Energy Efficiency + Health: Better Buildings Partners Collaborate on Housing for Health Fund

Housing retrofit projects that improve energy efficiency can also improve the health of occupants while reducing waste and operating costs. Three Better Buildings partners, East Bay Asian Local Development Corporation (EBALDC), Kaiser Permanente, and Enterprise Community Partners, have teamed up with the City of Oakland, California’s Housing Department for a new venture called the “Housing for Health Fund,” which promotes healthy communities through energy efficiency.

Through this program, qualified developers such as EBALDC preserve homes that support healthy communities. Developers are tasked with implementing low-cost and high-impact energy-efficiency retrofit measures while administering Health Action Plans to identify health gaps in housing and surrounding communities. Kaiser Permanente has invested $15 million into the Housing for Health Fund and will match up to $35 million in additional funds to be raised by Enterprise. The fund will serve more than a dozen Bay Area counties, with half of the capital designated to promote health and preserve affordable homes in Oakland. Developers will also conduct annual resident surveys to assess health outcomes.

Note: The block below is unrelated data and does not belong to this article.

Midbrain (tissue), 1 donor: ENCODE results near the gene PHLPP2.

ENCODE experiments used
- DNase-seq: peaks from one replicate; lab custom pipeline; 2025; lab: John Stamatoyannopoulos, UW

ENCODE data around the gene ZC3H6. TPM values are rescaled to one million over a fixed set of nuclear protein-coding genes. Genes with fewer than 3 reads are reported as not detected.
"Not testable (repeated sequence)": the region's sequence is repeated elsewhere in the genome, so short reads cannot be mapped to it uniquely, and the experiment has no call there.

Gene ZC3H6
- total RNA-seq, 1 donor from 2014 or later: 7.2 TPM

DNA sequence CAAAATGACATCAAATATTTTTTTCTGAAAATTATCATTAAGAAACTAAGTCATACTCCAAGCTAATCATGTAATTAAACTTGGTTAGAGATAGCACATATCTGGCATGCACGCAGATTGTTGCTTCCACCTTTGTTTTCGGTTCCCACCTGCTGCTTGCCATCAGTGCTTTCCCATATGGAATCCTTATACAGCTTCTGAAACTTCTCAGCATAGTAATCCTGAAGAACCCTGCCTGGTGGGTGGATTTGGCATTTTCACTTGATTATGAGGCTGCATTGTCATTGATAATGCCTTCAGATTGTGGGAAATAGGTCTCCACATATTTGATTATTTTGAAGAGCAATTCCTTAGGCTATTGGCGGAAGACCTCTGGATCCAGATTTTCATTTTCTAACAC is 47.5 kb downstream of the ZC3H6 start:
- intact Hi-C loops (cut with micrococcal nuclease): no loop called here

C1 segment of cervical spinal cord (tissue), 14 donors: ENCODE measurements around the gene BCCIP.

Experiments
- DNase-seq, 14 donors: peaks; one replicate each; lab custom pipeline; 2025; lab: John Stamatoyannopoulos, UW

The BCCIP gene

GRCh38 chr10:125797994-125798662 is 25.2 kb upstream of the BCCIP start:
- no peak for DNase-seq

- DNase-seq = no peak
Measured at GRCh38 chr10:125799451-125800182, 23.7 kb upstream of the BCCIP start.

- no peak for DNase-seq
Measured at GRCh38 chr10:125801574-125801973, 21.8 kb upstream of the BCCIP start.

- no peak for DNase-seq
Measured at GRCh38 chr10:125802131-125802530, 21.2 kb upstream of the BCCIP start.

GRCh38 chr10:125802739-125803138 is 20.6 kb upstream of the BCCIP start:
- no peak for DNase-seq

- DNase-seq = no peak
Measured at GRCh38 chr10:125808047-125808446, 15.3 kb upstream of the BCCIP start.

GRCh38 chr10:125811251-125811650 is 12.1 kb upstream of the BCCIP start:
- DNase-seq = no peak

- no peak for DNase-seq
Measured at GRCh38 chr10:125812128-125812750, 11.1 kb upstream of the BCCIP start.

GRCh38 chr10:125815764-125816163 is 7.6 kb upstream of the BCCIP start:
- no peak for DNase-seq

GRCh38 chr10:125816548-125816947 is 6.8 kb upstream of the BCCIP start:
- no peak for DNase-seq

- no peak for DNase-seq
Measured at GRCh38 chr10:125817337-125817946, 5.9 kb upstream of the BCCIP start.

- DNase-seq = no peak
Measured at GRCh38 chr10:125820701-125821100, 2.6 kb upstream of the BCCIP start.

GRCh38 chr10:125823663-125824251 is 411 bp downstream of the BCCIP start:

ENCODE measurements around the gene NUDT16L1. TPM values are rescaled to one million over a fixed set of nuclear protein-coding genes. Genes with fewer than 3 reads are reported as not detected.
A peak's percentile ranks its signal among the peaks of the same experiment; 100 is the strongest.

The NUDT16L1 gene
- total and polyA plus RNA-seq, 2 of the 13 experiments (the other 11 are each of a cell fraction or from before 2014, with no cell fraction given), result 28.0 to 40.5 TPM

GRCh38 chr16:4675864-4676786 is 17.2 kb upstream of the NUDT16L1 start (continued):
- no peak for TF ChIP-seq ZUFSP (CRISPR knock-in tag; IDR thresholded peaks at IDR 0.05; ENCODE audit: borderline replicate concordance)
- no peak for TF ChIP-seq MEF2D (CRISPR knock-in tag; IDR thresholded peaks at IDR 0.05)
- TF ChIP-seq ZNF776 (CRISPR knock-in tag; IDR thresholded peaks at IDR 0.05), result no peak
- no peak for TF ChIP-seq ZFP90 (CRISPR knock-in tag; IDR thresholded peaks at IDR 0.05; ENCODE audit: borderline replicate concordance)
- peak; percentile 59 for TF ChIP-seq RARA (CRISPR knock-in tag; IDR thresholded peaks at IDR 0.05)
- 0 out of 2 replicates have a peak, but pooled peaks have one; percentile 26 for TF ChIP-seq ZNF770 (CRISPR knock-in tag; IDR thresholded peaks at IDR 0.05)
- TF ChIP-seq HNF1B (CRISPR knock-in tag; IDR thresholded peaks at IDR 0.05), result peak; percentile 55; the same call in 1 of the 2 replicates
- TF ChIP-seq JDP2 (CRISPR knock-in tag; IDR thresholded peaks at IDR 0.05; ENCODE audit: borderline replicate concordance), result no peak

EBALDC has purchased Kensington Gardens, a 41-unit apartment building in the Fruitvale neighborhood of East Oakland, using $5.2 million in joint-equity funding from the Housing for Health Fund. This is a first step for the partnership to improve local resident health and quality of life. EBALDC will own and operate the property and will use a portion of these funds to implement energy efficiency, indoor air quality, and “healthy home” upgrades. This new asset will add to its existing portfolio of 21 properties and more than 1,000 affordable housing units.

Explore more resources around the relationship between health and energy efficiency on the Better Buildings Solution Center.